In an Office 365 notification to tenants, Microsoft says that the Modern Lifecycle Policy means that users must keep the Teams desktop up-to-date. The result is that users must make sure that their desktop client is no more than three months behind the latest software. If it is, they won’t be able to use the desktop client until it is updated.
Office 365 applications create lots of Azure Active Directory guest accounts. Here’s how to find old accounts and check their Office 365 group membership. If you know the accounts that are old and stale and aren’t members of any Office 365 group, you can consider removing them from your tenant.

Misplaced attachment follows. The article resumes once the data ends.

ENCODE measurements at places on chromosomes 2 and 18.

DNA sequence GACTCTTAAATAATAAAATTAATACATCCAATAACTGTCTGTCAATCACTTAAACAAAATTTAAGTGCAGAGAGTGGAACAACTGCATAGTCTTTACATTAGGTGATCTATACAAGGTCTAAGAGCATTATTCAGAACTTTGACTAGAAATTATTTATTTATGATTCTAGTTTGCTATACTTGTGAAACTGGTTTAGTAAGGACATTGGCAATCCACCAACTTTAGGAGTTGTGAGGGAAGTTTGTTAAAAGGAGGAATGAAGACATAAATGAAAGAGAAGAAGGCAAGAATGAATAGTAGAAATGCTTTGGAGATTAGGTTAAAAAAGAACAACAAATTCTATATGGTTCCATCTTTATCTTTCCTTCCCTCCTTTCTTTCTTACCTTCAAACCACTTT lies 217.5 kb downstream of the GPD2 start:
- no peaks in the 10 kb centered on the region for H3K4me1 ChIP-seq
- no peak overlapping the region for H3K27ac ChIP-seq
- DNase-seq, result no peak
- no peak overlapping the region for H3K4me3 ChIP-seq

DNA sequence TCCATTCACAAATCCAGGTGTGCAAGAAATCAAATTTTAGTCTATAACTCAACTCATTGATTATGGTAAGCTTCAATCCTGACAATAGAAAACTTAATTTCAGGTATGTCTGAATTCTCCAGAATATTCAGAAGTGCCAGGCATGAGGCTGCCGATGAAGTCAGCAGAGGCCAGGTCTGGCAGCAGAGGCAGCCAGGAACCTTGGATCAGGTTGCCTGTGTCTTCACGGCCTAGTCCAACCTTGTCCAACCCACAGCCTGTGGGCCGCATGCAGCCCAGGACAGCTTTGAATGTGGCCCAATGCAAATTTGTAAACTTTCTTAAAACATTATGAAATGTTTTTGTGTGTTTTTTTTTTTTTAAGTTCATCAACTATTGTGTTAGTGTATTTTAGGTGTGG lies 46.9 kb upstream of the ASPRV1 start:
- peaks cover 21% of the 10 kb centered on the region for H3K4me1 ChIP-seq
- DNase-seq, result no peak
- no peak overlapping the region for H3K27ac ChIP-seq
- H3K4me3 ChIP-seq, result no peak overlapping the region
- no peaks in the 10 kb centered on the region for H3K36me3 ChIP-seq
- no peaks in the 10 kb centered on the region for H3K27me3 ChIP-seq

The Office 365 Admin Center includes reports of licenses assigned to users. The same information can be extracted with PowerShell, which means that you can analyze license assignments anyway you wish. The script is quick and easy, mostly because its error handling is non-existent, but it’s enough to get going.
The Teams desktop and browser clients now offer the ability to filter personal chats and channels. Filtering is a useful feature, but it does draw the attention to the lack of precision in the Teams search function that really needs a revamp if Teams is to be taken seriously as a “hub for teamwork.”
The Teams desktop and browser clients now boasts the ability to report per-team and cross-team analytics. The information is interesting (at least the first time you look at it), but some doubts remain about its accuracy when the different methods of reporting are checked against each other. I’m sure it’s nothing more than timing, synchronization, or something else getting in the way.